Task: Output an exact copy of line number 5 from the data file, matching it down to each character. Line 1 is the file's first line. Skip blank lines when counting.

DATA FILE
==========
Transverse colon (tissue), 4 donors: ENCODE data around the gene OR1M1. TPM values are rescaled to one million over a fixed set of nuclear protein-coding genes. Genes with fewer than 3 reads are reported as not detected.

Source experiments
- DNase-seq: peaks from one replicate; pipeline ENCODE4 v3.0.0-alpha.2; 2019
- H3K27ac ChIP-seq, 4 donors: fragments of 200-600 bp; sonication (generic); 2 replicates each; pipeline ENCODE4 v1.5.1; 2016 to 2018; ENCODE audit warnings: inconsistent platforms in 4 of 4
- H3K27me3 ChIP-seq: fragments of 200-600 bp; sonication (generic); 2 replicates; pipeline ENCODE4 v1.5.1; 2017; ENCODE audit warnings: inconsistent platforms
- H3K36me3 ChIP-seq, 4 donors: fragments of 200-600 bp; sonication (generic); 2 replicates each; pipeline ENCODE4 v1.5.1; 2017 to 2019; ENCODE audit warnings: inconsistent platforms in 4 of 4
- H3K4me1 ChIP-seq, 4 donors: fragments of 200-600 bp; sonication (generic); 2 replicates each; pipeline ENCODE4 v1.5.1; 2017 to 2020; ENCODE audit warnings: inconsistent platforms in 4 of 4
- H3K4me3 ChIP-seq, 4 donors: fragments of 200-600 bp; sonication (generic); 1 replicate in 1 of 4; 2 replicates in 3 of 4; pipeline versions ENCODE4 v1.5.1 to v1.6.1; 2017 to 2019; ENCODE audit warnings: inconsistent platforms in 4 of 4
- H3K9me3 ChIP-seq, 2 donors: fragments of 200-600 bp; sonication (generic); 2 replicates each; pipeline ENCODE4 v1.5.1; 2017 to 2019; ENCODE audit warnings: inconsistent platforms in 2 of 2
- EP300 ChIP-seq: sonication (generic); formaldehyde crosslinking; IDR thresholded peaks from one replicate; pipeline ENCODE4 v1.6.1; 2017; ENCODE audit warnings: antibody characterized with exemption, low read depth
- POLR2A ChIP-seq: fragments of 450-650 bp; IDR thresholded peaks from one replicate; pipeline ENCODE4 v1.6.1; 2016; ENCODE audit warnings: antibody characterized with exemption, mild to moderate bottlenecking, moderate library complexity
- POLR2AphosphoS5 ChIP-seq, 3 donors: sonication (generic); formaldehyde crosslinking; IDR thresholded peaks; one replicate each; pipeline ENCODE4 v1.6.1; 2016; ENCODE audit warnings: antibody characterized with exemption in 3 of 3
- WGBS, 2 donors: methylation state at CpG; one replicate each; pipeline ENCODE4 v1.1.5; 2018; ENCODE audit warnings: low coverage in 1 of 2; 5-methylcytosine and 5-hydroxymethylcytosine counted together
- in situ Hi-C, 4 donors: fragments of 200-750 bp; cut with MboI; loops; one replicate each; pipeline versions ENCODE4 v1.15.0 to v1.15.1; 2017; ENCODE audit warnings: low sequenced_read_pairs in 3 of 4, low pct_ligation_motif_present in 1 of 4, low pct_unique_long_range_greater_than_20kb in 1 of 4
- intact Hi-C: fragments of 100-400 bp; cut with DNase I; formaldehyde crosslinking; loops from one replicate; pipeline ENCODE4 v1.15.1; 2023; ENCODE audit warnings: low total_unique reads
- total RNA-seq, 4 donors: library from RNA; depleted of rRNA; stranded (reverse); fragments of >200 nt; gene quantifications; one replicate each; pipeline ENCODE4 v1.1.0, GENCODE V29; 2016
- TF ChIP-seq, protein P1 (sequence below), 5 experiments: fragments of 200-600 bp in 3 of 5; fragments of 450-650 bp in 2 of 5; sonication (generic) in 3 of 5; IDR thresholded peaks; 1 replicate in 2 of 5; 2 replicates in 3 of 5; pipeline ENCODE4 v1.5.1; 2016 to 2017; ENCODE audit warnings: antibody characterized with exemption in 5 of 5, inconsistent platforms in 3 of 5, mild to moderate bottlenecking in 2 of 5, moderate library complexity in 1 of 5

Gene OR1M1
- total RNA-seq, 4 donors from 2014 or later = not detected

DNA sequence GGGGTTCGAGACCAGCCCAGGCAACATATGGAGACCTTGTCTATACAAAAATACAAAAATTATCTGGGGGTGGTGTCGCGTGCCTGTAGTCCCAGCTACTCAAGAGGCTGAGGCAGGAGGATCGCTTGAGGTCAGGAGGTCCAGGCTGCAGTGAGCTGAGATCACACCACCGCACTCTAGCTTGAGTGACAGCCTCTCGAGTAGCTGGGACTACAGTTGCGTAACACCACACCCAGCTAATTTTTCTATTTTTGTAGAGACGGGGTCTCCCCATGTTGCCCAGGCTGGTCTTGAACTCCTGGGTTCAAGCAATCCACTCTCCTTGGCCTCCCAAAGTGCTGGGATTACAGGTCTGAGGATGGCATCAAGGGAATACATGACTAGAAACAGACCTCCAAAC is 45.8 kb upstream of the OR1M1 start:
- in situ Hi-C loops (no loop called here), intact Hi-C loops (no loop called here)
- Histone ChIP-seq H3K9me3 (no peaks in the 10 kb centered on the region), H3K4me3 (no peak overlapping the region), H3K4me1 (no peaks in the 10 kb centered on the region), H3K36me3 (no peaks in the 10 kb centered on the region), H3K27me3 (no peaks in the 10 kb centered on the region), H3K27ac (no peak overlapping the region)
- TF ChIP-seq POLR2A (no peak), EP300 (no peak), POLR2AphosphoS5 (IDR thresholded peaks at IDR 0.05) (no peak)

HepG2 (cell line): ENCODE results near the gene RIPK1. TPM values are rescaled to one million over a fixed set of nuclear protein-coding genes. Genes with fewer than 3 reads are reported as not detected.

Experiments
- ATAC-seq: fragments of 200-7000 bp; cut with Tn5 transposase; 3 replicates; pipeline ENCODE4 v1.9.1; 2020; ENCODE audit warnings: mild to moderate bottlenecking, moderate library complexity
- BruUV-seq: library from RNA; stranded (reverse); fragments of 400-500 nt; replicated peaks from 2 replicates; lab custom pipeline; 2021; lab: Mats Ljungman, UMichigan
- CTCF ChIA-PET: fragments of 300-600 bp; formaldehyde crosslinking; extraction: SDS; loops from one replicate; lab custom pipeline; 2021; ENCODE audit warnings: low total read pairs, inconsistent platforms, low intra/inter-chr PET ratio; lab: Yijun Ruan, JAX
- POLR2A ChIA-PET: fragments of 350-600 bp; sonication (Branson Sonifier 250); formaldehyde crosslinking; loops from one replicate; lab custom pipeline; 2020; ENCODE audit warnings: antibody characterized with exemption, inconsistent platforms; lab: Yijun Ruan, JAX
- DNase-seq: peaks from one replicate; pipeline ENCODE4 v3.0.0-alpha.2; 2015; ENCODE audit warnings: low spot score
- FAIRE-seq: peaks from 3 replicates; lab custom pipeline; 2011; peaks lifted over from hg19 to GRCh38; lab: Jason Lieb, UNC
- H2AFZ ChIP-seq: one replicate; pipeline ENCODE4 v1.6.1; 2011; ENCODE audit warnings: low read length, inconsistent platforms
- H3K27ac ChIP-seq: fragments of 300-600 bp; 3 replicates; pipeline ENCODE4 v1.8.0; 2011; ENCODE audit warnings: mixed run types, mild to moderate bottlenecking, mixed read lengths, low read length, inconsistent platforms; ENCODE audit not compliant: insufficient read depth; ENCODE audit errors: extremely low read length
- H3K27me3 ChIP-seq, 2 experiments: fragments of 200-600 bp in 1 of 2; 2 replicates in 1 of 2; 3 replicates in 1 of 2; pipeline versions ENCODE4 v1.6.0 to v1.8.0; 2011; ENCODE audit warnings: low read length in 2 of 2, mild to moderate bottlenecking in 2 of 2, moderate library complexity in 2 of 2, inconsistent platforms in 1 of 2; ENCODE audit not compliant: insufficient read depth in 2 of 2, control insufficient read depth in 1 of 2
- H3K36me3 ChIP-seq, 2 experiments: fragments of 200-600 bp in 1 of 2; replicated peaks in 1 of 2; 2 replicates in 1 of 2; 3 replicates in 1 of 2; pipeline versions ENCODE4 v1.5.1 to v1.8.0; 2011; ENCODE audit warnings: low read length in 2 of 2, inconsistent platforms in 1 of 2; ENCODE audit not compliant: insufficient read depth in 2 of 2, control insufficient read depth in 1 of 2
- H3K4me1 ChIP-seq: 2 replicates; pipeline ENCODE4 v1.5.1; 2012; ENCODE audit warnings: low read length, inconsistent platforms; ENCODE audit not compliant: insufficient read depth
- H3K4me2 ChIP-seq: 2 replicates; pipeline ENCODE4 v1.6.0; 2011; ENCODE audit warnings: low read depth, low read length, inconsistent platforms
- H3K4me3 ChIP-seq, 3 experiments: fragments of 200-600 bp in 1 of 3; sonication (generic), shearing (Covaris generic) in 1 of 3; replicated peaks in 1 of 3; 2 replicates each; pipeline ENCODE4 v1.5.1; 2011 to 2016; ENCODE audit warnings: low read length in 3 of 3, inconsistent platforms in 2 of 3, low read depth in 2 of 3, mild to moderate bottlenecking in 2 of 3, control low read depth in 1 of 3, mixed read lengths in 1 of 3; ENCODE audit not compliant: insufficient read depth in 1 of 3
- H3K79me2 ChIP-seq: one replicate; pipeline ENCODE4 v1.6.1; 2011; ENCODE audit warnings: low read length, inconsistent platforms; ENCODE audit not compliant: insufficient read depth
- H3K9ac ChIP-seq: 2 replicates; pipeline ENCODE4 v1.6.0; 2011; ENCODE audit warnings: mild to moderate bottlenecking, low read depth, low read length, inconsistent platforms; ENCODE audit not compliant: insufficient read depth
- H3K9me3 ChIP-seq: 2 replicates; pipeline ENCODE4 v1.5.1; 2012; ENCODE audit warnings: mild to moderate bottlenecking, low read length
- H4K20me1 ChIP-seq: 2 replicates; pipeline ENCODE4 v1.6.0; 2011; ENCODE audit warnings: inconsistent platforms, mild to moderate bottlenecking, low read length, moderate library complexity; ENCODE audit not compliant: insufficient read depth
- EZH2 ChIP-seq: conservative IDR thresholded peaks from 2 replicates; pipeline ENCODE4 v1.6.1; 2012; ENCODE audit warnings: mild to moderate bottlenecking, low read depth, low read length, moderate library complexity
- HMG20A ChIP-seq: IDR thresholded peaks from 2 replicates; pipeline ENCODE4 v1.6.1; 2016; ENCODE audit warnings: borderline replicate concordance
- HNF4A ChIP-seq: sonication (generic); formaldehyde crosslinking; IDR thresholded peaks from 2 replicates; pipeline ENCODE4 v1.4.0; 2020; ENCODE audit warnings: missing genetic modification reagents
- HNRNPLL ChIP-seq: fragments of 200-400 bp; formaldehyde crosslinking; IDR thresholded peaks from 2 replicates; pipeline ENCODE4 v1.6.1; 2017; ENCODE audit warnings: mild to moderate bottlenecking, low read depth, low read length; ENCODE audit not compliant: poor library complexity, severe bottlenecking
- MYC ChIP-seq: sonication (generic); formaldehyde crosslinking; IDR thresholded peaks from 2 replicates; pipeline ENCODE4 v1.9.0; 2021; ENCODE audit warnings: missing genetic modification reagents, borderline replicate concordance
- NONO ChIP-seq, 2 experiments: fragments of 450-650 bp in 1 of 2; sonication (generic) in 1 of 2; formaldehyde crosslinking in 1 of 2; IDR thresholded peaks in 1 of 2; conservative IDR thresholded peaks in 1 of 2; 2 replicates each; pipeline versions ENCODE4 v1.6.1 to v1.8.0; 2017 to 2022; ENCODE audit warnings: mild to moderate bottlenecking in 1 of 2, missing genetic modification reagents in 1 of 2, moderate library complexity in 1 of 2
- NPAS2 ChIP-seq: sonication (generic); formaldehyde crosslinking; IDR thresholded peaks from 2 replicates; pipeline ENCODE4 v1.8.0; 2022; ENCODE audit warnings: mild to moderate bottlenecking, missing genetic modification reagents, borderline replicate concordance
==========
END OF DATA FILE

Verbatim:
- H3K27me3 ChIP-seq: fragments of 200-600 bp; sonication (generic); 2 replicates; pipeline ENCODE4 v1.5.1; 2017; ENCODE audit warnings: inconsistent platforms